PETA caught out in Australia Zoo cruelty claims
ONE of Australia's key animal welfare groups has been caught out spreading misinformation about Australia Zoo's care for its animals.
Officials from PETA (People for the Ethical Treatment of Animals) have acknowledged they made a mistake when they claimed the zoo was putting the welfare of animals at risk by taking them to America last week.
But they have blamed the error on the zoo's own publicity and have since failed to respond to questions about whether they checked their facts before condemning the zoo.
The controversy arose last weekend when PETA Australia's associate director, Ashley Fruno, issued a statement accusing the zoo of cruelty for taking animals to Los Angeles for the Steve Irwin Gala Dinner.
"Overlooking the fact that these animals belong in their natural environment and not at a cocktail party (or in a zoo for that matter), this year they face a minimum of 26 hours on a plane followed by quarantine periods," Ms Fruno said.
"The party is expensive enough without this kind of costly cruelty."
But an Australia Zoo spokesman hit back, saying the claim was completely inaccurate as none of the zoo's animals had been taken to LA.
Instead, the animals had been borrowed from American facilities.
"Through the relationships we've built both in Australia and around the world as one of the best wildlife conservation organisations, we've gained partners and friends in the industry who share our stance on conservation and education," the zoo spokesman said.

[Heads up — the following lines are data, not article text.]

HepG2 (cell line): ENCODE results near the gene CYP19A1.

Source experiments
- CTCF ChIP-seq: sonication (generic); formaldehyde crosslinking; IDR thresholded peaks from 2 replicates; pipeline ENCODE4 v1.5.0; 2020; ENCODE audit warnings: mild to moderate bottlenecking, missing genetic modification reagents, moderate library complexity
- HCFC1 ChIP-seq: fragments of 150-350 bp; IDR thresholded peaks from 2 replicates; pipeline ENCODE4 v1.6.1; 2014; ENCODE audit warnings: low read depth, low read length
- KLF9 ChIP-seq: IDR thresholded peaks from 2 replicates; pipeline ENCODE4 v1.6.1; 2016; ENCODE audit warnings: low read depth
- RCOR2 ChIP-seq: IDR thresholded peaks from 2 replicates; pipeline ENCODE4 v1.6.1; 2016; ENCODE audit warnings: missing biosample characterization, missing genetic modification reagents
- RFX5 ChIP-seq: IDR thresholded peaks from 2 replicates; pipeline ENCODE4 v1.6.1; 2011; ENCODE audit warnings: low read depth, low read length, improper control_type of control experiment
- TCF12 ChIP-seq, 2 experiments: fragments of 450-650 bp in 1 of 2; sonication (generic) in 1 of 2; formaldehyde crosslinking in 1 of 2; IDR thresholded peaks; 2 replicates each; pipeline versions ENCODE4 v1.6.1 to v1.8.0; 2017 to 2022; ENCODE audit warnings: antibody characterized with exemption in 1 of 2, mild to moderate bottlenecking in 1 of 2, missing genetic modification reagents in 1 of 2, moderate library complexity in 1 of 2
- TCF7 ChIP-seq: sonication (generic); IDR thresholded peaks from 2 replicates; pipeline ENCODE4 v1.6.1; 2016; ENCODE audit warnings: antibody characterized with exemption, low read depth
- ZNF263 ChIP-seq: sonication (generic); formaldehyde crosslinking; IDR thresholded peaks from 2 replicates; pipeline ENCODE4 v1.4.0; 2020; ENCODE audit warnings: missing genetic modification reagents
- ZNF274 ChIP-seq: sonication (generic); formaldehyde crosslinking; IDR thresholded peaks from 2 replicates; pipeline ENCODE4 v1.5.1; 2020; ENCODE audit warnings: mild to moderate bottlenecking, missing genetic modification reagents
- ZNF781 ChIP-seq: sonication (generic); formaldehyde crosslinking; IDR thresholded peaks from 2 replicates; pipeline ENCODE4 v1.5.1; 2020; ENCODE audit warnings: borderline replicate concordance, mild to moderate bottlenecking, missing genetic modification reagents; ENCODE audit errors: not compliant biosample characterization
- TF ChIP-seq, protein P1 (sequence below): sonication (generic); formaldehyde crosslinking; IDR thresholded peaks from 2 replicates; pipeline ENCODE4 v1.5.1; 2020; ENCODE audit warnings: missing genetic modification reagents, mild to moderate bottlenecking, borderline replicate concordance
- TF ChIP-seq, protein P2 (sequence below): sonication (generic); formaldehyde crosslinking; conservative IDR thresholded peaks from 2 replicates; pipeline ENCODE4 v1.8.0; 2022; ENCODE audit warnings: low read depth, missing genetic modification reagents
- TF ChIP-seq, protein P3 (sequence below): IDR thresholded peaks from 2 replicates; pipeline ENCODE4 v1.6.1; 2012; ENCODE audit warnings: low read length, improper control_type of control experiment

"We're able to call on these partners to help out by bringing their animals to represent our cause as part of conservation initiatives such as the Steve Irwin Gala Dinner held last week in LA.
"We strive as an organisation to bring people closer to wildlife so they can fall in love with them and want to save them from extinction in the wild.
"Our priority is wildlife and through our work we save thousands of animals from cruel deaths every day around the world from things like poison, guns, snares etc.
"Education about how incredible animals are through interactions and why it's so important to save them are what we're all about."
A PETA spokesman blamed Facebook posts from the Australia Zoo Wildlife Warriors page which "made it appear as though the wildlife would be transported from Australia".
She pointed to a line which said guests at the LA event would "come up close to Australian wildlife as our khaki crew roam the room".
"If that's not the case, we are very pleased to hear it!," the spokesman said.
"However our position remains exactly the same, the animals would still find this event stressful and should not be used as props."
Despite several approaches by the Daily, PETA failed to respond to questions about the steps it took to ensure the accuracy of its public statements.